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Presidential Candidates Find 51st State Overseas
Unprecedented Courtship of U.S. Expats Pays Off

By Kevin Sullivan
Washington Post Foreign Service
Sunday, April 20, 2008

LONDON -- Sen. John McCain charmed donors over fish pâté in London. Sen. Hillary Clinton sent her husband to Dublin and London to hug for dollars. Sen. Barack Obama rallied supporters in Beijing by teleconference and sent his wife to London to pan for campaign gold.

The U.S. presidential candidates have raised more than $3 million in campaign contributions from Americans who live overseas, an unprecedented courtship of a slice of the U.S. electorate that was largely ignored in previous elections.

"They've finally woken up, after years of banging and knocking on their door, to the fact that there's 6 million of us -- that's a big state," said Susan Donnell, a member of Republicans Abroad who has lived in London for 15 years.

The number of Americans living overseas is commonly estimated at about 6 million -- twice the population of Chicago and greater than that of 33 U.S. states. Britain is home to about 300,000 Americans, nearly the population of Pittsburgh.

The candidates' pursuit of expatriates is driven by a razor-thin-close, cash-guzzling campaign and aided by Web technology that makes it easy to donate online from any corner of the planet. "It's huge," said Jim McGregor, an American investment adviser in Beijing who has organized fundraisers for Obama (D-Ill.). "I've been here since 1990, and I've never seen anything like this before."

Only U.S. citizens and green card holders are permitted to contribute to U.S. campaigns. So at elegant cocktail receptions from London to Tokyo, donors paying up to $2,300 each (the maximum contribution allowed by law) don't get through the door without their passports or some other proof of citizenship or permanent resident status.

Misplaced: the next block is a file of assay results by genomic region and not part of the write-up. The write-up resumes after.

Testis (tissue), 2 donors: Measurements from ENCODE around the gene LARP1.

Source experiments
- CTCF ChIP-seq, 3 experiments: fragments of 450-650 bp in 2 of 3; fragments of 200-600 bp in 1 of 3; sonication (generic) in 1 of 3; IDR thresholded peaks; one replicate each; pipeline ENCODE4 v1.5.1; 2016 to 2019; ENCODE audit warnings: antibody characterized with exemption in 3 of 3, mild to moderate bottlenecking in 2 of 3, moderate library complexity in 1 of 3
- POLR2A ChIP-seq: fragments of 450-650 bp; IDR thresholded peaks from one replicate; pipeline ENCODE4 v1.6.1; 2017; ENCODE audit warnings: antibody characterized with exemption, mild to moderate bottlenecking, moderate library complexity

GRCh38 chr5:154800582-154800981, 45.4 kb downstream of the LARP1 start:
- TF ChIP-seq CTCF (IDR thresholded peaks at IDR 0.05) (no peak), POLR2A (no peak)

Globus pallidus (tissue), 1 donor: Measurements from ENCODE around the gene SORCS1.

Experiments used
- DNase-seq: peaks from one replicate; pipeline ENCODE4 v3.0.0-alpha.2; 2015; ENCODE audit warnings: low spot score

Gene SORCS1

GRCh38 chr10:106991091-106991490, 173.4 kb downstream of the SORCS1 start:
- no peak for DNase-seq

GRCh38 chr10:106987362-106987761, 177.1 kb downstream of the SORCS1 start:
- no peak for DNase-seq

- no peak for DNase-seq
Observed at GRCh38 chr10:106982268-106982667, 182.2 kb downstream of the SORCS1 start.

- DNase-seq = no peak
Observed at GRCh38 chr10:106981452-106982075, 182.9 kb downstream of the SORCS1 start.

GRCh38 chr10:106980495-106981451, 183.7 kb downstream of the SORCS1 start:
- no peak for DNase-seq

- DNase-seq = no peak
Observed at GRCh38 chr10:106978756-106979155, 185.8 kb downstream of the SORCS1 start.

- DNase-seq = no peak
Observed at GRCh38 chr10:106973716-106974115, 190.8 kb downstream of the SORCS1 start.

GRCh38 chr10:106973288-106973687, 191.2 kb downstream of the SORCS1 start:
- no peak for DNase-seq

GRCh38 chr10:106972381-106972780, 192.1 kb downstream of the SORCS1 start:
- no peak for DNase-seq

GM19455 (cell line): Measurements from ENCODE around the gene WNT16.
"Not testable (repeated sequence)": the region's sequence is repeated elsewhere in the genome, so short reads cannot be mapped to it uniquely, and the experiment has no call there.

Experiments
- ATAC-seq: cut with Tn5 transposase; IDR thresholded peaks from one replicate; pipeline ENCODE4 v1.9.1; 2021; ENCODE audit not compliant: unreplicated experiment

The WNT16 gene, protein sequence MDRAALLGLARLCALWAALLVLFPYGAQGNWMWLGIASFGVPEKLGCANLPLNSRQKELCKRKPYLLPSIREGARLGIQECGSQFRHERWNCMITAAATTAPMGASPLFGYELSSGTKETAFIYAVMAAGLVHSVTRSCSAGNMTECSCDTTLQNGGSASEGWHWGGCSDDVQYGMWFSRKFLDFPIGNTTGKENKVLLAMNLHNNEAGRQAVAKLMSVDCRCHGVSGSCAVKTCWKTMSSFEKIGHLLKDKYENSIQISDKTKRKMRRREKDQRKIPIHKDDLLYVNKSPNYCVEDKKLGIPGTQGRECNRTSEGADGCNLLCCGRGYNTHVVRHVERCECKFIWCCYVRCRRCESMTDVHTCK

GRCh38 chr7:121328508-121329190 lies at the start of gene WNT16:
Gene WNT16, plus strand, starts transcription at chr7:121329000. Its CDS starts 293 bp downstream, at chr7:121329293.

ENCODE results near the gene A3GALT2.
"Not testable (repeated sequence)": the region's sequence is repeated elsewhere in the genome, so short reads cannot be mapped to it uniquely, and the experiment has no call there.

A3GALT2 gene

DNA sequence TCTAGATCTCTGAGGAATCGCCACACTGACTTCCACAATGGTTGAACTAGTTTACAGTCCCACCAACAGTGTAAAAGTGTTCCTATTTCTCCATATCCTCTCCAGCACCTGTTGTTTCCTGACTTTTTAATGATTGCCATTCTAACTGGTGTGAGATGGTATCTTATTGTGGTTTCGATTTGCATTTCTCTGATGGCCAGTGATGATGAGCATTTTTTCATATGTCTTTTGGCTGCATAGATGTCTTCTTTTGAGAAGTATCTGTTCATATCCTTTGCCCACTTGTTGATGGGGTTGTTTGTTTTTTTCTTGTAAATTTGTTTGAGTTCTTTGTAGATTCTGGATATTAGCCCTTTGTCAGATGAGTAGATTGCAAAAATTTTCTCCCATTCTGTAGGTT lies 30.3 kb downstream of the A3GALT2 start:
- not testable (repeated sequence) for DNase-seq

Through the end of February, nine months before the 2008 general election, donations from expatriate Americans already totaled $2.8 million, more than double the $1.1 million raised in the entire 2004 campaign, and nearly six times the amount raised in 2000, according to a Washington Post analysis of Federal Election Commission records.

Obama raised the most by far -- about $1.4 million, more than twice the $556,300 raised by Clinton (D-N.Y.). McCain (R-Ariz.) raised $127,000 through February, although he more than doubled that amount at another London fundraiser last month. The FEC's March fundraising figures have not yet been released.

The candidates have actually raised much more abroad than the records indicate. Many Americans who live overseas maintain U.S. addresses that appear in FEC contributor records. That makes it difficult to track all overseas contributions.

For example, former president Bill Clinton raised more than $700,000 for his wife's campaign at back-to-back parties in Dublin and London in November, according to the campaign. He also held another high-priced event in London in October. But FEC records show much less from contributors with overseas addresses.

Former New York mayor Rudolph W. Giuliani (R) is widely believed to be the pioneer in overseas fundraising. His September fundraiser at London's Mandarin Oriental Hotel marked the first time a U.S. presidential candidate attended such an event outside the United States, according to Republicans in London and The Post's review of FEC records.

Giuliani spoke at a lunch for 90 supporters, who paid from $1,000 to $2,300 to join him for salmon at the upscale hotel by London's Hyde Park. Before he dropped out of the race, Giuliani had raised more than $250,000 from Americans abroad.

"When you live in the era of 50.0001 percent and 49.9999 percent elections, every vote counts," said Timothy Spangler, an American lawyer in London and past president of the British branch of Republicans Abroad.

Republicans have been less prolific fundraisers abroad than Democrats. But McCain still had no trouble drawing about 100 people, who each paid from $1,000 to $2,300, to an event last month at Spencer House, an elegant building in central London built by an 18th-century ancestor of Princess Diana.